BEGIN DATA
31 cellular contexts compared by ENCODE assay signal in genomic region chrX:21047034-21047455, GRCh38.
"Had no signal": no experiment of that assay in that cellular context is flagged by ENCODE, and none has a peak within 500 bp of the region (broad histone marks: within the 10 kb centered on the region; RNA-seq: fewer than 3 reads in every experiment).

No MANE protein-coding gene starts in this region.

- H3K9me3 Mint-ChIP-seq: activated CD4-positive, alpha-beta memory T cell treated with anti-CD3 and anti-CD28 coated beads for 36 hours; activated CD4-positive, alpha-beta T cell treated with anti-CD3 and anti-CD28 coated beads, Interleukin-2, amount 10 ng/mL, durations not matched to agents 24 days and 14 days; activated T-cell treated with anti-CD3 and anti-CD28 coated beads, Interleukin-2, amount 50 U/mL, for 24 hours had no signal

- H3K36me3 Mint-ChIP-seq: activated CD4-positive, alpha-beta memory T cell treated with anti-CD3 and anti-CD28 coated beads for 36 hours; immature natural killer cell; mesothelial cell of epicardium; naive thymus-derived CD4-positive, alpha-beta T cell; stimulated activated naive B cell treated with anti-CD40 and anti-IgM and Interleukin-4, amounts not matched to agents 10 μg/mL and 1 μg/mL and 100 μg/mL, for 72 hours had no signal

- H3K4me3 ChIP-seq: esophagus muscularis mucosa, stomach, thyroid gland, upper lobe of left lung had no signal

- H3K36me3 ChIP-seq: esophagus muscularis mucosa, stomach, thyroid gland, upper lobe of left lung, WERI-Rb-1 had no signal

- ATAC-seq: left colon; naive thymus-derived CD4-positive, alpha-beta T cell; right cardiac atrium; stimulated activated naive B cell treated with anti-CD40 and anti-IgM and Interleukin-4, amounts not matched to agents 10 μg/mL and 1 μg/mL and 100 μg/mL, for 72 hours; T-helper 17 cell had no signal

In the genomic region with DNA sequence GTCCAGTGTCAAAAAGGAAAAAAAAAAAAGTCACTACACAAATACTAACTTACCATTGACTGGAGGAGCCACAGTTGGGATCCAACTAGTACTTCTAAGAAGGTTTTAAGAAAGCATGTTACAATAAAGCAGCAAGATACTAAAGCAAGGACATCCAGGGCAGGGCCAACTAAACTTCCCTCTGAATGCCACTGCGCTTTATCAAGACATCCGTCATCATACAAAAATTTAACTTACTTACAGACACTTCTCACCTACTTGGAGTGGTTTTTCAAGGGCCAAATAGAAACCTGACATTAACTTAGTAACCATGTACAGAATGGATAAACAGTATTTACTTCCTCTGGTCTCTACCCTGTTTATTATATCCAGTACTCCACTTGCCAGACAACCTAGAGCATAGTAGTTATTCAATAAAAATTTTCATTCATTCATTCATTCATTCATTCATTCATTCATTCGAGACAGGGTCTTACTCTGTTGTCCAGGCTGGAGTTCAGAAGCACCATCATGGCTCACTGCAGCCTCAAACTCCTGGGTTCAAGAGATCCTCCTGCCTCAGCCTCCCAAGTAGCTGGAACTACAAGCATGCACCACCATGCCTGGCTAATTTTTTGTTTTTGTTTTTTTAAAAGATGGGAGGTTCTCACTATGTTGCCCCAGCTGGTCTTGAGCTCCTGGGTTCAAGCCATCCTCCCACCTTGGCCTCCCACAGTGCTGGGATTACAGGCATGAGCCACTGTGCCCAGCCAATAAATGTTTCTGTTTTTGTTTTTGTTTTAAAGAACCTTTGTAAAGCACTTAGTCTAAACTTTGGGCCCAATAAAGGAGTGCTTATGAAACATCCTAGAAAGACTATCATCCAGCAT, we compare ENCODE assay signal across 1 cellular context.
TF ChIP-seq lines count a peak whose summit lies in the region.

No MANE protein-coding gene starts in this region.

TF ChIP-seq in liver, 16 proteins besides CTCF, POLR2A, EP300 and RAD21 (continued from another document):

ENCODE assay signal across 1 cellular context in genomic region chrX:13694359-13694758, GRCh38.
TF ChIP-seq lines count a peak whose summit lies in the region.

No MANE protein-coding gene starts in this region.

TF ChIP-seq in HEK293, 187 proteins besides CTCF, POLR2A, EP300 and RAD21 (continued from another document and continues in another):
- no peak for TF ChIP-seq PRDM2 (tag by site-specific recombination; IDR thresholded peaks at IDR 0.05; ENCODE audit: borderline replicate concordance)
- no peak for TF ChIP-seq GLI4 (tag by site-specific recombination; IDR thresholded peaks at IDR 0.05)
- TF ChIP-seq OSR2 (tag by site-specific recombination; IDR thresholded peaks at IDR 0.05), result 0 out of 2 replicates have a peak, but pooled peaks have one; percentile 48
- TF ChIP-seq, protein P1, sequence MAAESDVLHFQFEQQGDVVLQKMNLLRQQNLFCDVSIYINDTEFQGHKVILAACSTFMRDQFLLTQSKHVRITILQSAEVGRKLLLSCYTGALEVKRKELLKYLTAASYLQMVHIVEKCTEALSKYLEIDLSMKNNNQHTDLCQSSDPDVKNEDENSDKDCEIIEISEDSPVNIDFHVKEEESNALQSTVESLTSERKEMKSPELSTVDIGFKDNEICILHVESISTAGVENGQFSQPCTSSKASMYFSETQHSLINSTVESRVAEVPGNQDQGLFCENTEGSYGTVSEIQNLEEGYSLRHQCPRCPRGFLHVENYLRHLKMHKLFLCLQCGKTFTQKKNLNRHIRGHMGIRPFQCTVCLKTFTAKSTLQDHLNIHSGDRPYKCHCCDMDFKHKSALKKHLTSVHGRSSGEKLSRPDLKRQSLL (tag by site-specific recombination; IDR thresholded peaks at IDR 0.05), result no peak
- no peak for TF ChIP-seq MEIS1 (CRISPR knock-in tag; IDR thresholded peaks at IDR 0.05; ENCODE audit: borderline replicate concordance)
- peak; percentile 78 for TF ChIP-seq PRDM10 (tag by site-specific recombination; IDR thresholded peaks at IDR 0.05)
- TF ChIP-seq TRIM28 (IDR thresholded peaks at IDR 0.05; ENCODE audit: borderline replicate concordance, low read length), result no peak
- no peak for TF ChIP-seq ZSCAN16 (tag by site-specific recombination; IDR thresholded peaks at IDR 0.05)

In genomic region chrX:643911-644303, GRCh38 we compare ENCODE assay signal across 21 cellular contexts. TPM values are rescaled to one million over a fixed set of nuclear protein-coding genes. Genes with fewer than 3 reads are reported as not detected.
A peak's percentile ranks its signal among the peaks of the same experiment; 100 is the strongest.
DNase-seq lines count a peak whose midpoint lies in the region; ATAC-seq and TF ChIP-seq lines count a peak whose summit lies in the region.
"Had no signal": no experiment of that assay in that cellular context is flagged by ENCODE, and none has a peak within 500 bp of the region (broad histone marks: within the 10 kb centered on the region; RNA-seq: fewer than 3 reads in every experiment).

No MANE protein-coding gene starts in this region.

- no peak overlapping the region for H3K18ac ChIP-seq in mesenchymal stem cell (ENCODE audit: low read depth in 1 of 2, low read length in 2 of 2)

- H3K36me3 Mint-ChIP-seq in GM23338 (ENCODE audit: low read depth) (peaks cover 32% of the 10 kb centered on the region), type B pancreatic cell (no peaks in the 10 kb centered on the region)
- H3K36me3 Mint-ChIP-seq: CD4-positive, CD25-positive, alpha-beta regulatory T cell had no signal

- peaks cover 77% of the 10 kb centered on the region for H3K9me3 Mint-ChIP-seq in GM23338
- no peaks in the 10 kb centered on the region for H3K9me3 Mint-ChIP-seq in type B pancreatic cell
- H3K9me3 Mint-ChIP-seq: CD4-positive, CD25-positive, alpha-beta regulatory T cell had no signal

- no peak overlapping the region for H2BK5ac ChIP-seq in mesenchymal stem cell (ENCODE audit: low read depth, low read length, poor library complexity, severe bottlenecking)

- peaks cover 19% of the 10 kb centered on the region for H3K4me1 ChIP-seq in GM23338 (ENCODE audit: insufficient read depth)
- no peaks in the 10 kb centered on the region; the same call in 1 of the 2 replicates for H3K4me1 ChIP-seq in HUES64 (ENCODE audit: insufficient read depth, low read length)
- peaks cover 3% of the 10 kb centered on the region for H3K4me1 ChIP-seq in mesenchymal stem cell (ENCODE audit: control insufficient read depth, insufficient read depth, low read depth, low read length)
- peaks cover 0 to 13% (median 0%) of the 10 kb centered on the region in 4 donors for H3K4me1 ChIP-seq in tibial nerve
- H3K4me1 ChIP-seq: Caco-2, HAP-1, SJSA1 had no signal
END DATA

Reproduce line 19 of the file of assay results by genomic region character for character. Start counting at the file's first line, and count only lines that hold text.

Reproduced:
- TF ChIP-seq OSR2 (tag by site-specific recombination; IDR thresholded peaks at IDR 0.05), result 0 out of 2 replicates have a peak, but pooled peaks have one; percentile 48